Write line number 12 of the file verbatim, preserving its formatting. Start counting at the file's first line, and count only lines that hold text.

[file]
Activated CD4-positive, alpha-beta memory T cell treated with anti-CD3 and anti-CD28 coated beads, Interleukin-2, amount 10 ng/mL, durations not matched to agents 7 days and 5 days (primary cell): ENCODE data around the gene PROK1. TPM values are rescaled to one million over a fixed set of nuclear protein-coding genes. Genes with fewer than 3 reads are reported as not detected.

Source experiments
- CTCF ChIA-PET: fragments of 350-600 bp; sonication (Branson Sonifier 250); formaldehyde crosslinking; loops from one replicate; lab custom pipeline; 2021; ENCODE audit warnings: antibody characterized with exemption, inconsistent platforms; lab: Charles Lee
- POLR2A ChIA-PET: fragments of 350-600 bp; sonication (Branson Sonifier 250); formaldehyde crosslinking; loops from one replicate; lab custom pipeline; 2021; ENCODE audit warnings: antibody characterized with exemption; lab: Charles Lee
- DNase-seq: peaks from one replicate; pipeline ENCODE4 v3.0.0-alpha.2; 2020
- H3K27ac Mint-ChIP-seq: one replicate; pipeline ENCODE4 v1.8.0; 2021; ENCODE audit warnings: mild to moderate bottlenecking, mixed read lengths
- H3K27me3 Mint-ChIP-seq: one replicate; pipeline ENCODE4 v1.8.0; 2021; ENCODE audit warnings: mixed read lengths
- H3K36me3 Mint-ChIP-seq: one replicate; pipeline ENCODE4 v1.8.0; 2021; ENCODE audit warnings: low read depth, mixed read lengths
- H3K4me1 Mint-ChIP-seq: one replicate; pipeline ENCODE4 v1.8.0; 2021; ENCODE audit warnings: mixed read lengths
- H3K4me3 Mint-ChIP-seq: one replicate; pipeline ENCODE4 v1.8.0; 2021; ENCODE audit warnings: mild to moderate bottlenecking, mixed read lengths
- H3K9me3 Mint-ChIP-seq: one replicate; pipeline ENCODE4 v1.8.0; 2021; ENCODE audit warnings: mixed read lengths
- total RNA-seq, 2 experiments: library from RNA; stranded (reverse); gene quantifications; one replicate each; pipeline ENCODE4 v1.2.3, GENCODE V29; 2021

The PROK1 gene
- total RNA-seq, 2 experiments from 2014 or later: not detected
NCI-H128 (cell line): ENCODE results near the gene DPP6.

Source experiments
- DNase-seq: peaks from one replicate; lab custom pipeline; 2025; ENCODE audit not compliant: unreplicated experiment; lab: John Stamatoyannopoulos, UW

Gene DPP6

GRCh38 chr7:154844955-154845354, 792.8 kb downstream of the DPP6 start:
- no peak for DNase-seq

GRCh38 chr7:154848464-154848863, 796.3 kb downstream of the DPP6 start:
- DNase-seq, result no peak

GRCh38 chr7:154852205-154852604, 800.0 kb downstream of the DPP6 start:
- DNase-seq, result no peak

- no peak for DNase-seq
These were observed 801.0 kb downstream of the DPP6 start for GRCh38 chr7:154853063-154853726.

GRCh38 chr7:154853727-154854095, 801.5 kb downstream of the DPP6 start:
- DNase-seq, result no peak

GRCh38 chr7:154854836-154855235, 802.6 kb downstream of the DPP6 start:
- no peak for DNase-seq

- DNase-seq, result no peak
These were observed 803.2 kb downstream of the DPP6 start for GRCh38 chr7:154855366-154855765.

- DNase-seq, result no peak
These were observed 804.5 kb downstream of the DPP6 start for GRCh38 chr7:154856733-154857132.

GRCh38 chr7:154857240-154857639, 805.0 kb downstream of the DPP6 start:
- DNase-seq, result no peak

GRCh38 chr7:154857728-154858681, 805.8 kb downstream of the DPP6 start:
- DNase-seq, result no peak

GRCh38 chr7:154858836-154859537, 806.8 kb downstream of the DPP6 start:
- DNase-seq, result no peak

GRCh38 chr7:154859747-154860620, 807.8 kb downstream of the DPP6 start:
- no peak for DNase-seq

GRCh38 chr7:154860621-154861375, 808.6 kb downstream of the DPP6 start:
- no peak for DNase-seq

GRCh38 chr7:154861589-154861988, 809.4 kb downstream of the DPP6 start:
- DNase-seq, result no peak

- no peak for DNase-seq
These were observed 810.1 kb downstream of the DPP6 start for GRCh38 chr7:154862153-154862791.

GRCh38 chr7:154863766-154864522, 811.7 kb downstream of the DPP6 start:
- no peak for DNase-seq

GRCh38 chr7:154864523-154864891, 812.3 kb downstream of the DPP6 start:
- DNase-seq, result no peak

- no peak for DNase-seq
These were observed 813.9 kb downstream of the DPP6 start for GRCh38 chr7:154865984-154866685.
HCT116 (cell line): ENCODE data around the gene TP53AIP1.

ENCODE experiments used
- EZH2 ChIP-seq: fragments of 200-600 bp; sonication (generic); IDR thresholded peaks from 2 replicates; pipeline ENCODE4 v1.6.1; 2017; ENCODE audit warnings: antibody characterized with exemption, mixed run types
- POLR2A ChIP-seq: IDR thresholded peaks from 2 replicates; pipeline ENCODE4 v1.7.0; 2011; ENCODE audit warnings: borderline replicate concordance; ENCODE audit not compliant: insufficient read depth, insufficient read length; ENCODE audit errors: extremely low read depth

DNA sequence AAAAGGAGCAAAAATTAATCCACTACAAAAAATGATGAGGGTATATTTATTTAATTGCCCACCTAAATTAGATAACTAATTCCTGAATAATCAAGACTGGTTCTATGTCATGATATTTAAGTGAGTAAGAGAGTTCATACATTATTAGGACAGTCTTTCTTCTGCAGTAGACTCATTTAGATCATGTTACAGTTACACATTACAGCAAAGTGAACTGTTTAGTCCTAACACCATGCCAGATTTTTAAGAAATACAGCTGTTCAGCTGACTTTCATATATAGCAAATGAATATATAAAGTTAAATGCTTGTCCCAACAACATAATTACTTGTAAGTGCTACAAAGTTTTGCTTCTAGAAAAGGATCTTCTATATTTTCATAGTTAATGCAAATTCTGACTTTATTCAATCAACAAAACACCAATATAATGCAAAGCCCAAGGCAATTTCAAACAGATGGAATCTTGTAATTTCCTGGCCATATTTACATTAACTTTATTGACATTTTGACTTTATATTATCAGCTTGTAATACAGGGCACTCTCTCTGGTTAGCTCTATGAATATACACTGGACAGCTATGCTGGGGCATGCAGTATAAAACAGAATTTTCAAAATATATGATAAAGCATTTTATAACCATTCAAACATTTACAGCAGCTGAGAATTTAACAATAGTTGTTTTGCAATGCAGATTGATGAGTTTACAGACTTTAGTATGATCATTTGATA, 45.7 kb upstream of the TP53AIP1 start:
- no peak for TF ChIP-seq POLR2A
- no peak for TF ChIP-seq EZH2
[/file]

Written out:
- total RNA-seq, 2 experiments: library from RNA; stranded (reverse); gene quantifications; one replicate each; pipeline ENCODE4 v1.2.3, GENCODE V29; 2021